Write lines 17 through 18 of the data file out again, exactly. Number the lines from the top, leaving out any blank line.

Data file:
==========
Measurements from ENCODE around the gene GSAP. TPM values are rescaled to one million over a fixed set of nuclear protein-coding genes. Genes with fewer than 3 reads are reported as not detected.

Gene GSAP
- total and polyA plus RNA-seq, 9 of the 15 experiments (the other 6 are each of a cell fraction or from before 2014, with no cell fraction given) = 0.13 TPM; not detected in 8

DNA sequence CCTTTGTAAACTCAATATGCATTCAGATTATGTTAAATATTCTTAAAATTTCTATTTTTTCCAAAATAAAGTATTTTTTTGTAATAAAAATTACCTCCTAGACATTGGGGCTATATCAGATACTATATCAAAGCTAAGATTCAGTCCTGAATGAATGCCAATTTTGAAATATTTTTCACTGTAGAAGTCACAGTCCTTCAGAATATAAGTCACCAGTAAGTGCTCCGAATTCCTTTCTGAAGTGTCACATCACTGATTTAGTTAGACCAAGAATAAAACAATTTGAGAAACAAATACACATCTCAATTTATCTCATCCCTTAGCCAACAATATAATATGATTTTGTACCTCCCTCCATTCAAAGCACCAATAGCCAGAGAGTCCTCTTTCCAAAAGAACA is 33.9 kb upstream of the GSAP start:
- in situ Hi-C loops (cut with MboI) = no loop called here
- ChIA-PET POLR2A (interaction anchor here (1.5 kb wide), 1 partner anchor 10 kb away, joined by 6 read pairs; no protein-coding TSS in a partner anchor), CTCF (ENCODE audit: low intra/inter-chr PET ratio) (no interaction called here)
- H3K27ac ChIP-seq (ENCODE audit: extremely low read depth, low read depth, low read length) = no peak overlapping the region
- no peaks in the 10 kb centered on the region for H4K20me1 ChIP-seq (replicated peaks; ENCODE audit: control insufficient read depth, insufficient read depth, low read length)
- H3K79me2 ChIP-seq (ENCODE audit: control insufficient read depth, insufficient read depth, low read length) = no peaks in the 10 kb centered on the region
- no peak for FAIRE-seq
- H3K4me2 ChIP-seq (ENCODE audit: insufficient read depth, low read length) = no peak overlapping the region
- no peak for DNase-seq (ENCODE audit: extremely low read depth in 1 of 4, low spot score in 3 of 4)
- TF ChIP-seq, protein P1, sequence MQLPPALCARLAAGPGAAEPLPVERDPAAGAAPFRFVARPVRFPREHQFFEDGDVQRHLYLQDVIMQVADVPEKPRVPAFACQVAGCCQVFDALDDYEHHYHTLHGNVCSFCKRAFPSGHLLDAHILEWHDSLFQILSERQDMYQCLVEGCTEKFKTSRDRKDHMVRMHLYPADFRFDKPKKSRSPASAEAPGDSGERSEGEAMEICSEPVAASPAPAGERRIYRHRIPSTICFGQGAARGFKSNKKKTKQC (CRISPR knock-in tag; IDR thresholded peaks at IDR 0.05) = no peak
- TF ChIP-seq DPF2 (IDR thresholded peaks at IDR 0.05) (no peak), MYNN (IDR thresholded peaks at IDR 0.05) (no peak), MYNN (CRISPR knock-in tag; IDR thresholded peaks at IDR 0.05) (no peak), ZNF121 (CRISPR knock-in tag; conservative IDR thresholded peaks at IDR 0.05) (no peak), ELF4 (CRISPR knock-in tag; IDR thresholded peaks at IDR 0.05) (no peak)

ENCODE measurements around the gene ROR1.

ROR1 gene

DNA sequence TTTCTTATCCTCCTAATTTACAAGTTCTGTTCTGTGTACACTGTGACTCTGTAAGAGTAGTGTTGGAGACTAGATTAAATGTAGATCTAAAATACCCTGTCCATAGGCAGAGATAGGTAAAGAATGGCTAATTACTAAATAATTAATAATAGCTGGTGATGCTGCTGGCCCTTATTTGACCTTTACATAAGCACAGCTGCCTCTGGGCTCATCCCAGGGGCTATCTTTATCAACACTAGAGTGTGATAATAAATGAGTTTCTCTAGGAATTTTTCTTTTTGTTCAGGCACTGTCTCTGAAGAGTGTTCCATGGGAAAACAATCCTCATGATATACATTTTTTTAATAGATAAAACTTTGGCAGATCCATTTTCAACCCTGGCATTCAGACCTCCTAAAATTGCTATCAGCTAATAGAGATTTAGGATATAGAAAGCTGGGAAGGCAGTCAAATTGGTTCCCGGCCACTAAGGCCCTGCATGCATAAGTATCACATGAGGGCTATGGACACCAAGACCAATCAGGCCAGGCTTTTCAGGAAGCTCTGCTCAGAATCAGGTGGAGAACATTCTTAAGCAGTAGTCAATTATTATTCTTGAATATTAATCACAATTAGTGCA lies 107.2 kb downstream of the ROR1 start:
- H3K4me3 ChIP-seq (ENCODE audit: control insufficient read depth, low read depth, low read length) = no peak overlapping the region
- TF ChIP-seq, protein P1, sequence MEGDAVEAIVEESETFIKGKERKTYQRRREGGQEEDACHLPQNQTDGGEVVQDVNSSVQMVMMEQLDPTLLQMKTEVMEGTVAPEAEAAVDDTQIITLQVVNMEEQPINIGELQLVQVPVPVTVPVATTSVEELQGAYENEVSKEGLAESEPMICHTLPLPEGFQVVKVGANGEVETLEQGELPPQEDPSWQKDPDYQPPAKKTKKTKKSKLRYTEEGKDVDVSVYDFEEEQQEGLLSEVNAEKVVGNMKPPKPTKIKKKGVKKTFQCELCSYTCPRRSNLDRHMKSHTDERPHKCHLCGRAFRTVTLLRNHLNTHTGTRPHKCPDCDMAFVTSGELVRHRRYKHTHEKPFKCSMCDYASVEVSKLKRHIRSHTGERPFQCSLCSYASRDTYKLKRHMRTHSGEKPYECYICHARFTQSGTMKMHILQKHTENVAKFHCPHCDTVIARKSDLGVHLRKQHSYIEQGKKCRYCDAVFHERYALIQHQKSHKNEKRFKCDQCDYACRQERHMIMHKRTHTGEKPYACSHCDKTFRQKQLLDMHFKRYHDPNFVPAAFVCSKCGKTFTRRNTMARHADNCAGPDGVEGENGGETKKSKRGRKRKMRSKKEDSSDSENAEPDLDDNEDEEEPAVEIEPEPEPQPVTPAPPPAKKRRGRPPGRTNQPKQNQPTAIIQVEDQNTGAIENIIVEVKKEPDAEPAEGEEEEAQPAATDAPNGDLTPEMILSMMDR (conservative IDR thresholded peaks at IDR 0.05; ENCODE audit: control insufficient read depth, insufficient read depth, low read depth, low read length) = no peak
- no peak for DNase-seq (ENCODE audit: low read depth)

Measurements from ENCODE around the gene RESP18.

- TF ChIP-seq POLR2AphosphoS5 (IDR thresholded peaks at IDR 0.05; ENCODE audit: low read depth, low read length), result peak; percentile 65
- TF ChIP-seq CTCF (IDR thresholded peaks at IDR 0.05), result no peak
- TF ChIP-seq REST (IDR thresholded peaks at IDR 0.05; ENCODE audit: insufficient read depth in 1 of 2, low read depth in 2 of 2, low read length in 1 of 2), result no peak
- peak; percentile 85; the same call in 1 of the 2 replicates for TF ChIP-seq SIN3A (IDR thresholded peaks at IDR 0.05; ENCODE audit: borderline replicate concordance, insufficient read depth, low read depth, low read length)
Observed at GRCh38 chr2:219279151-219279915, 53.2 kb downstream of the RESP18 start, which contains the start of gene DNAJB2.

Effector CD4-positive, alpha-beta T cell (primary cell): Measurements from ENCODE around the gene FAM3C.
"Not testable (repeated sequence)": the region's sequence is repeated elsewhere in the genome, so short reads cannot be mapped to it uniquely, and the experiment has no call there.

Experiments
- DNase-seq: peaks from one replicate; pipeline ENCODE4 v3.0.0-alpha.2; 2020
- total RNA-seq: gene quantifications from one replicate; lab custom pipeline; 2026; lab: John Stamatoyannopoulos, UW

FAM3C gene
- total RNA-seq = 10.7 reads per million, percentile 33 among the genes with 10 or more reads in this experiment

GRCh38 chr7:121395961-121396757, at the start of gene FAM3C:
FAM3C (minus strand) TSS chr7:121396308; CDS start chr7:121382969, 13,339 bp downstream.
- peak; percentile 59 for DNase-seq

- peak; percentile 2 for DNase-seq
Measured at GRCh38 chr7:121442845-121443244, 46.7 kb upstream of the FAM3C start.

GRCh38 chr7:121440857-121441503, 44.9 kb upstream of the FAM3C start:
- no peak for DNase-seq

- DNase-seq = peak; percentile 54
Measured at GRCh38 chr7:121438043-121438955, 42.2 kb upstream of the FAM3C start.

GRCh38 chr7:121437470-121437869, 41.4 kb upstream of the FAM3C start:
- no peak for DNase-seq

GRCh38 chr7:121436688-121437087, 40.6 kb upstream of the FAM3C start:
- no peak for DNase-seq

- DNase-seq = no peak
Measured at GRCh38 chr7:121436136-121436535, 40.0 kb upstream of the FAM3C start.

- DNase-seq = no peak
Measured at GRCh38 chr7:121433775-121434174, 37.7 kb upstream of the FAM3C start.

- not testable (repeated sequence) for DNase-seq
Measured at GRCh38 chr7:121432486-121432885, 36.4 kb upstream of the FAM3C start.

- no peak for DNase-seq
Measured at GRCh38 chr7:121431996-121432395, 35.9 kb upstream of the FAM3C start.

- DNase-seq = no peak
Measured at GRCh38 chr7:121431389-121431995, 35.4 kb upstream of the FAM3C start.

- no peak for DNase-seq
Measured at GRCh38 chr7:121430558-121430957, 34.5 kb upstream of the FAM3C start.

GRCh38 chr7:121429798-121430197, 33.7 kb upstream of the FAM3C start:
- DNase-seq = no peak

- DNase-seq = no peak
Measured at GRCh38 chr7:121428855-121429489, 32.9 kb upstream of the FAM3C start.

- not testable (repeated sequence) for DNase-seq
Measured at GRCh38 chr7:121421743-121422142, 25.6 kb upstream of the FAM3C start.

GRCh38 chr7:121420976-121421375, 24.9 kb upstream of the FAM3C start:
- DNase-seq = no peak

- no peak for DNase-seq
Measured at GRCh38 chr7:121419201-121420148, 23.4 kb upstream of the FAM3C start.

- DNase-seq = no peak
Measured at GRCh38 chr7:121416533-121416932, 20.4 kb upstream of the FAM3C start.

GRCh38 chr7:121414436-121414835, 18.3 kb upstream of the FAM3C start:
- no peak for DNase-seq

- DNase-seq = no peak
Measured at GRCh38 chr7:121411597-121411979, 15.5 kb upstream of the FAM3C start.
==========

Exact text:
DNA sequence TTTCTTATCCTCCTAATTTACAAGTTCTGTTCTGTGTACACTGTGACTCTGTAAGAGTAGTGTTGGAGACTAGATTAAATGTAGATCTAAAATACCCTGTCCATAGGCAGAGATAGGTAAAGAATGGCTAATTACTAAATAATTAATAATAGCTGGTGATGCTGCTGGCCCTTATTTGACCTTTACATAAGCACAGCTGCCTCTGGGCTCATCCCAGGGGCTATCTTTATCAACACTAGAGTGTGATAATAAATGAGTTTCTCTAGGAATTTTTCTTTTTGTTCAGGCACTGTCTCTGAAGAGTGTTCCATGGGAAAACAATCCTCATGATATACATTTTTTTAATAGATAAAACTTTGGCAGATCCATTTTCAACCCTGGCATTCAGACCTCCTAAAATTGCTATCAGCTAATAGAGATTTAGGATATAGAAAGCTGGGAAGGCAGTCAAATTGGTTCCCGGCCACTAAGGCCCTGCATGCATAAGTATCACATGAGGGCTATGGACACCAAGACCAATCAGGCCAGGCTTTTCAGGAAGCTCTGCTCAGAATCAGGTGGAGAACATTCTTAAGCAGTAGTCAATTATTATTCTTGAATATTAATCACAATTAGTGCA lies 107.2 kb downstream of the ROR1 start:
- H3K4me3 ChIP-seq (ENCODE audit: control insufficient read depth, low read depth, low read length) = no peak overlapping the region